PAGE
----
For kids, Halloween means free candy. For teenagers in Mean Girls, it's the only day of the year girls can't say anything about the questionable clothing choices of their classmates. But for businesses like Party City, it's millions of dollars of opportunity.
Last year, the company made over $65 million from its temporary Halloween City and Toy City stores, according to a filing with the SEC. And it's growing: The retailer's sales were $10.8 million higher than the year prior, "driven by Halloween City sales per store increasing 14.1% versus the month of fiscal October 2017."
Of course, that also means Halloween poses a significant risk to seasonally-driven retailers like Party City and Spirit Halloween. The costume- and candy-driven holiday features prominently in Party City's list of potential risks, primarily because it's where the company makes a "significant portion" of its revenue.
So while adults might think their decisions — from choosing to hand out candy rather than cart children from house to house, to dressing up the dog like a mail carrier or a taco or, occasionally, joining in on the fun — are trivial, at least one group of niche retailers is sweating over them.
Halloween by the numbers
The National Retail Federation's (NRF) annual survey on Halloween, conducted in partnership with Prosper Insights & Analytics, has pinned this year's Halloween spending at $8.8 billion, the third-highest in the study's 14-year history. That equates to roughly $86.27 per person, on average.
According to Phil Rist, executive vice president of strategy at Prosper Insights & Analytics, the difference in spend per person is only a matter of cents — it's the number of people participating this year that has dropped slightly. But the holiday remains just as strong as the past few years, and much stronger than when they first started conducting the survey in 2005.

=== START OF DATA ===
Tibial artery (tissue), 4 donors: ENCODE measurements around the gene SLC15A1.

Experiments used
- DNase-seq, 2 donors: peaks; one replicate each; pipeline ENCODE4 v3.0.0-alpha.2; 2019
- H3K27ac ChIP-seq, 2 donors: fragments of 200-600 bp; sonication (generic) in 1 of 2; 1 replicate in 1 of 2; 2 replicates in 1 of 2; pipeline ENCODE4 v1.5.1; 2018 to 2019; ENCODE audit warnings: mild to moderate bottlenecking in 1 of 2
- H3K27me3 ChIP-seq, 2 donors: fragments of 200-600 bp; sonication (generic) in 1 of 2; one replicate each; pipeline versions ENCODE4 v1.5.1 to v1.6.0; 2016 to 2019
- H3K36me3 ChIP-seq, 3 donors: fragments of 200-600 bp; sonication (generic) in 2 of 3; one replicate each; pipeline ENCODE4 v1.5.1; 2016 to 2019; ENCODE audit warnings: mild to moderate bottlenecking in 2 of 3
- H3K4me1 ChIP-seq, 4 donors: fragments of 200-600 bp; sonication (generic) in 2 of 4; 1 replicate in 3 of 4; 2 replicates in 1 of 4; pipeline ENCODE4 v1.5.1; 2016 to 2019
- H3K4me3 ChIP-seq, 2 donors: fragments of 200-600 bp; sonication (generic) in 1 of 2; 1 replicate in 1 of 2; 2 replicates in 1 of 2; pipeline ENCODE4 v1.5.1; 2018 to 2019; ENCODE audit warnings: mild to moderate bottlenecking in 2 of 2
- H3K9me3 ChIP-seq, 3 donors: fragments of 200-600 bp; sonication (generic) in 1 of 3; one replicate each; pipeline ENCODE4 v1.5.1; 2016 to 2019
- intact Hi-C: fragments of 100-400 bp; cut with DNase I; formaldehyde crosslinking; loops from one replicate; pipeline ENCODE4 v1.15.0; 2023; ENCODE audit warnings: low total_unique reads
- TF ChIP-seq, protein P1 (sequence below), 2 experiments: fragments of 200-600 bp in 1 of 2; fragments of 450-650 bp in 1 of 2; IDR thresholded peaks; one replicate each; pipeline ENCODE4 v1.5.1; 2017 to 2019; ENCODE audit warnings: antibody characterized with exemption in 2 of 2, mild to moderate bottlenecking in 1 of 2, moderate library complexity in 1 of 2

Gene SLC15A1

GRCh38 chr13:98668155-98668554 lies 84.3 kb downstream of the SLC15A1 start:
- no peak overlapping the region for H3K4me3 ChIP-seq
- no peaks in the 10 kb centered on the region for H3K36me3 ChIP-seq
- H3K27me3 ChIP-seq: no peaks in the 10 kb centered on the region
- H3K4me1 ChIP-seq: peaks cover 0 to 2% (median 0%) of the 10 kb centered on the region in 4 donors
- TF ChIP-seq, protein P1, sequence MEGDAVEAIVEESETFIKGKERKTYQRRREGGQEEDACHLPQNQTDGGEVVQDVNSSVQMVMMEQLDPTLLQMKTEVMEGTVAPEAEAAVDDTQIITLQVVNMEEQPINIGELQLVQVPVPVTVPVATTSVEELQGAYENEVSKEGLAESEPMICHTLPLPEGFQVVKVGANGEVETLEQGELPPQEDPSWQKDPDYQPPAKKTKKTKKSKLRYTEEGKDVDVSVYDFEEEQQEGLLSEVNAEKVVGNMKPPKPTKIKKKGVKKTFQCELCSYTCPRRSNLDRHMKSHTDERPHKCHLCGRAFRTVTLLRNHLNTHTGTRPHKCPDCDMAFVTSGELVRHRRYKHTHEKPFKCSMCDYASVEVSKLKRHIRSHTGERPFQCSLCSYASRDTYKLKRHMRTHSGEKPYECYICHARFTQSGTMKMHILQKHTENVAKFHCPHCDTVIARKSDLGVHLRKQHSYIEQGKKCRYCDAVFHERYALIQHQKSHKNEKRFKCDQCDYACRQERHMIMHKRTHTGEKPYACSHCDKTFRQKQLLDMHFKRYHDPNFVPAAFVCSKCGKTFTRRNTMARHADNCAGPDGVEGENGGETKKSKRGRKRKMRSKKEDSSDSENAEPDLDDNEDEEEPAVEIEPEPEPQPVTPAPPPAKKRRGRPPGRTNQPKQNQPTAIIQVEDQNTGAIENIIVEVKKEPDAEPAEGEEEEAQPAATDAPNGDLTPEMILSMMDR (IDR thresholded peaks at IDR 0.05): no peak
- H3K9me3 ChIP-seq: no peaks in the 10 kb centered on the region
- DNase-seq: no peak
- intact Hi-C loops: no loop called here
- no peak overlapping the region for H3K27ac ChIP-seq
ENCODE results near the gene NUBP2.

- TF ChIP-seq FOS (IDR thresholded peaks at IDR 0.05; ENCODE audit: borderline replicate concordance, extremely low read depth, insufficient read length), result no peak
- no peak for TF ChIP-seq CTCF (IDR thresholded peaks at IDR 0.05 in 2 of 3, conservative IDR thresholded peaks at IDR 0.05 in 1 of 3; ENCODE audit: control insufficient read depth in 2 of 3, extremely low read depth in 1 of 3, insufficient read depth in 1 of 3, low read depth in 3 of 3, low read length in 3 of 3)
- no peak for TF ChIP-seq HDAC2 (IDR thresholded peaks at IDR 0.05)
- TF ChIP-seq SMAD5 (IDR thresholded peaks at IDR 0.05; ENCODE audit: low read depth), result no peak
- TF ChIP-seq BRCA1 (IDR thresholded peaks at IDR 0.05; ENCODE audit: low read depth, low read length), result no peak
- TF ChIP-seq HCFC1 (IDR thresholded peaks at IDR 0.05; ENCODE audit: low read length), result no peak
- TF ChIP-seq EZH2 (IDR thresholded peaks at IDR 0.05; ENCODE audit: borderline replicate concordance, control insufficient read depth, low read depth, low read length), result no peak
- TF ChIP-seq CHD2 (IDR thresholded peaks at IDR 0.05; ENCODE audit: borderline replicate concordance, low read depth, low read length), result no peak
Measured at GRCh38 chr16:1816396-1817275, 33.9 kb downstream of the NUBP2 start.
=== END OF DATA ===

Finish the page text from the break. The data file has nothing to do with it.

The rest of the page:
Back then, the average number of respondents participating in Halloween was around 55%, Rist said, and this year, it's at 68%.
"In the past 10 years, it's been the growth of people participating as adults, and then even people without children in the household dressing up or dressing up their pets, that has broadened the market to participate in Halloween activities," Rist said of the growth of the holiday.
Those shoppers are spending on everything from candy to greeting cards. According to the NRF's study, 95% of shoppers are planning to buy candy (for an estimated total of $2.6 billion), followed by 72% buying decorations ($2.7 billion), 67% purchasing costumes (which has the highest estimated spend at $3.2 billion) and 34% getting greeting cards ($390 million).
Halloween may not gather the same amount of attention from retailers as the larger holiday season does, but it's in the top five most important holidays for the industry, Bill Lewis, a director in the retail practice at AlixPartners, said. He places it behind Christmas, Thanksgiving, back to school and Valentine's Day (although NRF places it 9th of the top 10 events in terms of consumer spend).
"The pure-play Halloween retailers like say a Party City or Spirit Halloween may start planning store locations literally Nov. 1, and it's an all-year-round type of thinking for the right real estate and for products," Lewis said, though that number is probably closer to nine months for retailers less focused on Halloween. "But Halloween is one of those holidays that there's pretty much year round activity associated with it."
Still, Halloween is not your typical spending holiday, and it's important that retailers grasp the differences in what drives consumer behavior around Halloween, Rist says.
"Christmas and Hanukkah are driven by love for family and friends, and Valentine's Day is also driven by love or that special someone. Then you get into Mother's Day and Father's Day, and those are driven by guilt, maybe, but most likely honor and respect," Rist said. "Back to school — it's all need-driven … But what's the reason for Halloween spending? It's just about fun."